Top 5 Tips for Creating Sales & Lead Generation Pages

Granted, writing a sales or lead generation page that converts well is more complicated than following a handful of tips you found online, especially if they don’t take the specificity of your offer into account.

But if you follow these 5 tips when creating your page, you’ll already be doing 80% of things right—a much higher % of things done right compared to an average page of your competitors (in my experience of reviewing hundreds of them).

1) Have a strategic approach to the page structure

You may have a general idea about what sections need to go on a sales page (thank you, free “how to” blog posts!). So you just spill them on your page in random order and call it a day.

But the thing is, to convert a prospect, you need to tell them about your product or service in a natural order: an order those questions pop up in their heads.

A couple of don’t-do-it-like-this examples:

❌ Showing testimonials before you explained the benefits of your offer

❌ Mentioning your name or saying “I/we” before you introduced yourself

❌ Showing a call-to-action before you give them enough information and motivation to take that action

How does that natural order of sections look like?

That depends on what you’re selling and to whom. But you can find an example of a naturual order of sections that will also work for a sales or lead generation page in this article:

2) Write for skimmers

I watch a lot of session replays on client websites, and I’m still surprised by how chaotic visitor behavior often is.

One may think they weren’t quite sober while visiting those page 🙈

Because who in their sound mind would do this?

  • scroll to the middle of the page like someone’s chasing them
  • pause
  • spin their mouse cursor like mad for a minute (left, right, left, right, repeat)
  • scroll two sections further
  • pause
  • scroll up
  • do the cursor thing again
  • repeat in random order


    Skimmers, aka the majority of your website visitors, that’s who. And they hate it if your page makes it difficult for them to skim-read.

    How to make sure your pages are skimmer-friendly?

    I explain it in this video:

    3) Don’t use images and other visuals only to beautify your pages

    Eh… why? That’s literally the purpose of images: to make your pages more beautiful.

    Eh… no. Every time you use a visual, regardless of whether it’s an image of a tree, your photo, or an icon, you need to ask yourself, “How does it make my message stronger?.”

    Because if you don’t have an answer to this question you may be:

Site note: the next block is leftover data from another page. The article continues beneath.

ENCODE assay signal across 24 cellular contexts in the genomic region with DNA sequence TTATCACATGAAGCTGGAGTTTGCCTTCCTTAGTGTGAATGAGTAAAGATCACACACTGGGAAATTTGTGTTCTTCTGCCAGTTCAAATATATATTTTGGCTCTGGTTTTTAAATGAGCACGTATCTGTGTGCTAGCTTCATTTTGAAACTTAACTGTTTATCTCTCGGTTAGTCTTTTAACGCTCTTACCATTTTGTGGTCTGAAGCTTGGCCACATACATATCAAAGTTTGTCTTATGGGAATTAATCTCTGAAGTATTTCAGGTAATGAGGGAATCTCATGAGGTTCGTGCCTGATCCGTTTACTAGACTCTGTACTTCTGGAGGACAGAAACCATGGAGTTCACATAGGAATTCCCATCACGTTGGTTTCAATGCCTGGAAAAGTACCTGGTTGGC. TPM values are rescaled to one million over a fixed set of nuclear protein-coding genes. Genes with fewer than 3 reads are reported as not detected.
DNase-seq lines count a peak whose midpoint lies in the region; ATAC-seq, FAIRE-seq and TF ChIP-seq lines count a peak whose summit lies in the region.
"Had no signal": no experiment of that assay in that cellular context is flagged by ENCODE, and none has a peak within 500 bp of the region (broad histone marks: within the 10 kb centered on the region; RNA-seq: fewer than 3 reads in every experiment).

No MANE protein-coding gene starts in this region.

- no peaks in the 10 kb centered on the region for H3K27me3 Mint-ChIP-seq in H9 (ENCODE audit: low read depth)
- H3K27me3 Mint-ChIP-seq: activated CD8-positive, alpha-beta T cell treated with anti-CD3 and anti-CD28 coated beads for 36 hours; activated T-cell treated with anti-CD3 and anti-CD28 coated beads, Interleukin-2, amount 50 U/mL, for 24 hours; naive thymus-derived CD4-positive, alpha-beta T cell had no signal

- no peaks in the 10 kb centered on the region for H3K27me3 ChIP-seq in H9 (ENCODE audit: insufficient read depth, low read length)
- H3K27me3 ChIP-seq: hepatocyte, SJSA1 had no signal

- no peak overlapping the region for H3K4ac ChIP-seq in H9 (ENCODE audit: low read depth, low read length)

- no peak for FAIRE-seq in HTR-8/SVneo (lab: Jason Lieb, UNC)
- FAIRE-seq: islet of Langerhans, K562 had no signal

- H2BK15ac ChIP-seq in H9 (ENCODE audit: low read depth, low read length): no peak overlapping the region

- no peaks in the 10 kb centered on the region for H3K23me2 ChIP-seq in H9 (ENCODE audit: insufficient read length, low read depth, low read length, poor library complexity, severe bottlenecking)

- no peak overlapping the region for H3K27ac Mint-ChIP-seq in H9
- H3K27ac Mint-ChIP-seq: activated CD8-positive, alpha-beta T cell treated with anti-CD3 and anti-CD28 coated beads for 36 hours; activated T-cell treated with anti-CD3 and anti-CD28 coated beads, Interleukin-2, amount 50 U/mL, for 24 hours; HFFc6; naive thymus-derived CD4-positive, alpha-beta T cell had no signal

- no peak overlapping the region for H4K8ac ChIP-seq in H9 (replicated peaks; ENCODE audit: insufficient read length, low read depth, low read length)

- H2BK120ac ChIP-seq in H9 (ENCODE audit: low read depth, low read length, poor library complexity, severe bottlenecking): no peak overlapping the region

❌ Pulling your visitor’s attention away from the copy (so they miss important info)

    ❌ Confusing them or give them wrong ides (if it’s not clear what an image represents)

    ❌ Making a page longer (which will result in fewer people reading it till the end).

    4) Make sure your design doesn’t look messy

    Using different fonts for the same levels of section subhead?

    Can’t decide if you’re capitalizing your CTA copy or not?

    Centering several paragraphs of text at once?

    Using white space at random?

    Congratulations! You just told your visitors that you’re am amateur who can’t be trusted.

    How to make sure your web design is credible?

    This website credibility checklist will show you how to design your site so it looks professional and appropriate for your purpose.


    None of this (or any other sales page tips, really) will help if you don’t follow through with this 👇

    5) Say what your prospects need to hear to convert, not what you want to tell them.

    Wait…what? I’m the author. Shouldn’t my page reflect what I want to say?

    No. It should reflect what your audience needs to hear to convert.

    And how do you find out what your audience needs to hear?

    Right, by planting your butt into a chair for a couple of hours (days?) and writing down the following:

    • Your audience’s general profile: any characteristic of a company (if you’re B2C) and/or of a person who’ll be viewing your website that influences their buying decision
    • Problems they struggle with that you solve
    • Their awareness level: how much they know about their problems (do they realize they have a problem?) and the kind of a solution you offer
    • Criteria they use to make buying decisions
    • Objections that may preventing them from giving you their money

    Not sure how to uncover this info or whether you got it right?

    Check out my self-paced online course Business Soul Searching that helps you discover what your audience needs to hear from you to convert (psst! you can get FREE access to its 6 first lessons here).

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